One thread:

julia> x
10-element Vector{Any}:
 0.8521319181373054
 0.7689799548530378
 0.6243499745554029
 0.3293649906351931
 0.9990226080289056
 0.24044820241363107
 0.0192236627448511
 0.6335674481579363
 0.7846641780713622
 0.25749532080682724

Julia -t 4

julia> x
10-element Vector{Any}:
 0.8521319181373054
 0.7689799548530378
 0.6243499745554029
 0.4129780578067782
 0.5739657632171419
 0.9755932386001536
 0.6278063483588922
 0.9986465688348583
 0.5105042328844386
 0.7418532936197424
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Different RNGs per thread means different random numbers per thread - the collection is partitioned and subsequently each thread fills its respective section with random numbers from its RNG.

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Glad to hear it! We thought so too. We’ve also been warning people for a long time now that the default PRNG sequence should not be relied on to be stable, so hopefully those warnings have helped a bit. My guess is that there are packages (and other code) that are relying on this for tests and with this breakage they will hopefully switch to using StableRNGs.jl which can be relied on to produce the same PRNG sequence forever.

5 Likes

I thought because the Tasks where given their own local random number generator state in 1.7 beta, that the number of threads wouldn’t matter.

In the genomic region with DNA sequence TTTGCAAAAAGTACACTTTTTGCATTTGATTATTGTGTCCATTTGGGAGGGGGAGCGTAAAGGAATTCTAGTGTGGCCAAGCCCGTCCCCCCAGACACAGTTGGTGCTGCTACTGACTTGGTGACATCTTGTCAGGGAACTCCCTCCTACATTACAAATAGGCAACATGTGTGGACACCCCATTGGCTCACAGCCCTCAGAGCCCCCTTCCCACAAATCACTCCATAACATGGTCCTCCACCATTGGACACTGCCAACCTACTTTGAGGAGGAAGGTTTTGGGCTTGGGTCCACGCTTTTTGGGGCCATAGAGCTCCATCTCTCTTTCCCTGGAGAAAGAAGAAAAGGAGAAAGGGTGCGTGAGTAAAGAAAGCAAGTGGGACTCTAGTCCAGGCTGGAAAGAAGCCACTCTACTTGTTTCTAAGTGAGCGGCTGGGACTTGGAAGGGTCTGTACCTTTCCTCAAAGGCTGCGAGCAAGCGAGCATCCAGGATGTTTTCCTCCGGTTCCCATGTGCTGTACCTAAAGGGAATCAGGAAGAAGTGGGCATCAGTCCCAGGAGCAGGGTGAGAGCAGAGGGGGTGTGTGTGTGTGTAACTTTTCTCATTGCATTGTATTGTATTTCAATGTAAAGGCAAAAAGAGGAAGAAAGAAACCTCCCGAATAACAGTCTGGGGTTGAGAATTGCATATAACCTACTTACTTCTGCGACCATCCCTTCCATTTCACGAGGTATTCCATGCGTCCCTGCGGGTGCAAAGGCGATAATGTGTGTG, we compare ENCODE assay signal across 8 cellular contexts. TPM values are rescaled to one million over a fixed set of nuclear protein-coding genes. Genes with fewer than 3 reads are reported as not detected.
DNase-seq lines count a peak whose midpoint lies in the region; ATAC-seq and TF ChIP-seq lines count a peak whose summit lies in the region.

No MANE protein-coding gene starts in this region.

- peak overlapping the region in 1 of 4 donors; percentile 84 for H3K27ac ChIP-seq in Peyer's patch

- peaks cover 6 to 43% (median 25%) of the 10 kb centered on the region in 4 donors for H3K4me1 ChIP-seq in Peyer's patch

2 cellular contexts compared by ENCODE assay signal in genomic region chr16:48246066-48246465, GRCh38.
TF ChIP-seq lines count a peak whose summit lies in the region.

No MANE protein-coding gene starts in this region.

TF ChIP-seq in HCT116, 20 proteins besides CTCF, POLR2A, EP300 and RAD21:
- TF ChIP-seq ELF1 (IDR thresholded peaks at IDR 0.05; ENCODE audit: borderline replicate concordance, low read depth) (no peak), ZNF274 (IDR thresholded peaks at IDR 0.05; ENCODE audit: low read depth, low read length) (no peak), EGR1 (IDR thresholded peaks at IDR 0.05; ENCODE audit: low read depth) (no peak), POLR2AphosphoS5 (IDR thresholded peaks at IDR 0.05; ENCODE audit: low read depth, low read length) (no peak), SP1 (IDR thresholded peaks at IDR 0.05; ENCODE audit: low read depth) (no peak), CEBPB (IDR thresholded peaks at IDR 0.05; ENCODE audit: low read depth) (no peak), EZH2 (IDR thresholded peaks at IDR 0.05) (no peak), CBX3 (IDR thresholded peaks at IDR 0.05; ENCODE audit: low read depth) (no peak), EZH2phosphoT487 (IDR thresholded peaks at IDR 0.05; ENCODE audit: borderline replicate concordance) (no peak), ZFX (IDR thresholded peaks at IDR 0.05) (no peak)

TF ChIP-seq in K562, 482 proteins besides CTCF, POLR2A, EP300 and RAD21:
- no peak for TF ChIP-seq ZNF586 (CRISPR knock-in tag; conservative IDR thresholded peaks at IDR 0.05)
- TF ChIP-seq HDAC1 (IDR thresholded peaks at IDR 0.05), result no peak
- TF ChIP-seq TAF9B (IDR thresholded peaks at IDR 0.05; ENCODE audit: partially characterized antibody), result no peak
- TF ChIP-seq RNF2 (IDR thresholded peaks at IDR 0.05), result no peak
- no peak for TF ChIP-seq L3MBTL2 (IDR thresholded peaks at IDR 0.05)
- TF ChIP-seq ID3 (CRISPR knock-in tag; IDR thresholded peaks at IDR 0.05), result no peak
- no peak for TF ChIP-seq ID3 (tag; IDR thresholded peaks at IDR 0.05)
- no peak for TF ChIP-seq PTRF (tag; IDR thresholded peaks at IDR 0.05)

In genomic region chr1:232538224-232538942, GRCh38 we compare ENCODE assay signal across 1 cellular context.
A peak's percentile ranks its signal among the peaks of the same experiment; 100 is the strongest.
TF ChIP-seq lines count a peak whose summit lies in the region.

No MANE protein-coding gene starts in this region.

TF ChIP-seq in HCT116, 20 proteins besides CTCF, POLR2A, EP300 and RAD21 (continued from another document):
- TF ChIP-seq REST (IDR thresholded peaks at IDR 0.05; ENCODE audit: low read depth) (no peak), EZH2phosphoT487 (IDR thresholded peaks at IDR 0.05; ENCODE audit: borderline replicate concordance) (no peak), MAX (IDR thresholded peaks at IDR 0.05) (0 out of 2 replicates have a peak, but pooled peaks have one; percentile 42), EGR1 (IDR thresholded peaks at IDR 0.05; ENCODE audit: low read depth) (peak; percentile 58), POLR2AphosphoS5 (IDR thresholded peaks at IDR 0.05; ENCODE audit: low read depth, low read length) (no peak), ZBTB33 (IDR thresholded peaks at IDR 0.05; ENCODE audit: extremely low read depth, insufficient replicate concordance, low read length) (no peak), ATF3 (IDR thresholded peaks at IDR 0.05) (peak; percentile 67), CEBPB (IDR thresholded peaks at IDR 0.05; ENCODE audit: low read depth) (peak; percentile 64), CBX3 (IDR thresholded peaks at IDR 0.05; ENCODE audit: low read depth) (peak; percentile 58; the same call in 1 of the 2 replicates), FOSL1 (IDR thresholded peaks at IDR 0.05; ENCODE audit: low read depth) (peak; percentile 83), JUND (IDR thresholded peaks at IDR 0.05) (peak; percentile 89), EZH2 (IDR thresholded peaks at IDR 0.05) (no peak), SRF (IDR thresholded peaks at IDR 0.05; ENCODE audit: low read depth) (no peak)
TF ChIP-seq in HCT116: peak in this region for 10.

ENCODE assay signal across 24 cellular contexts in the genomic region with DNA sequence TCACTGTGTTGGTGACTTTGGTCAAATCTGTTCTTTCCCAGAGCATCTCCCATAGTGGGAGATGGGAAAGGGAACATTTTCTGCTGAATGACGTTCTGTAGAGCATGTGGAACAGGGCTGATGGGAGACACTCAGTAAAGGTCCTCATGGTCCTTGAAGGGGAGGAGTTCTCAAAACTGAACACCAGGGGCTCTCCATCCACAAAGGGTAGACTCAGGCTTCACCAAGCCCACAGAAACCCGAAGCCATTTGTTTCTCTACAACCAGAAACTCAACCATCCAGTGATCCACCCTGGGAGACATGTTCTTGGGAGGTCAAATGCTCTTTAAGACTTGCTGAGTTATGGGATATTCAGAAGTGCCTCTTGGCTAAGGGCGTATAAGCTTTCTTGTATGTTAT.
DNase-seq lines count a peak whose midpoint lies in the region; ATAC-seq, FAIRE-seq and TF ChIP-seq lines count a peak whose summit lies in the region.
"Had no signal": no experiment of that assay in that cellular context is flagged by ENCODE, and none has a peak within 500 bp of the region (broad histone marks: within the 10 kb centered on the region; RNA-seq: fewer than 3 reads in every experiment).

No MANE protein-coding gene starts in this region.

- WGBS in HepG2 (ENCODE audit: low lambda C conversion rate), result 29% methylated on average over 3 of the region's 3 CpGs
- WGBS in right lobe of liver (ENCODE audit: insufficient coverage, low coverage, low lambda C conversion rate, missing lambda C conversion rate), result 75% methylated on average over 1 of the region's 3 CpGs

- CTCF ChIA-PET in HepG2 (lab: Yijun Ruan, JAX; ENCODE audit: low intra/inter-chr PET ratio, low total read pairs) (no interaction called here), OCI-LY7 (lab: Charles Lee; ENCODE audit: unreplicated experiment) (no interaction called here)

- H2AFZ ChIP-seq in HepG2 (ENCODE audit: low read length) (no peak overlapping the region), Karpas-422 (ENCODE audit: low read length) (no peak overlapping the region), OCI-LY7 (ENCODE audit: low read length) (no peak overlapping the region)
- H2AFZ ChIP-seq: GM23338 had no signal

1 Like

The number of tasks that @threads generates depends on the number of threads. If you did something like this instead, you get the expected result:

for i in 1:N
    Threads.@spawn x[i] = rand()
end

This produces the same values no matter the number of threads. This is not what the @threads macro does, however: it splits the range of the for loop into as many blocks as you have threads and then creates a task for each of them. This pattern is much more efficient because creating tasks is not free. It’s quite cheap but not free.

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10 posts were split to a new topic: What are the current plans regarding a new LTS Julia version?

@foobar_lv2 ?

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This post was flagged by the community and is temporarily hidden.

Ah yes! I forgot that was his user name here. Sorry, @foobar_lv2!

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Hope Cxx will support it!

5 Likes

Is there documentation for this version?

I think this is the closest thing before proper 1.7.0 release, but it doesn’t get picked up by the docs version selector dropdown for some reason
https://docs.julialang.org/en/v1.7-dev/

2 Likes

https://docs.julialang.org is the documentation for every Julia 1.X. Documentation is not built for beta releases, but once there is a release candidate (rc) that should show up in the selector.

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Meanwhile I think it is worth to check the [History](“julia/HISTORY.md at master · JuliaLang/julia · GitHub” julia/HISTORY.md at master · JuliaLang/julia · GitHub).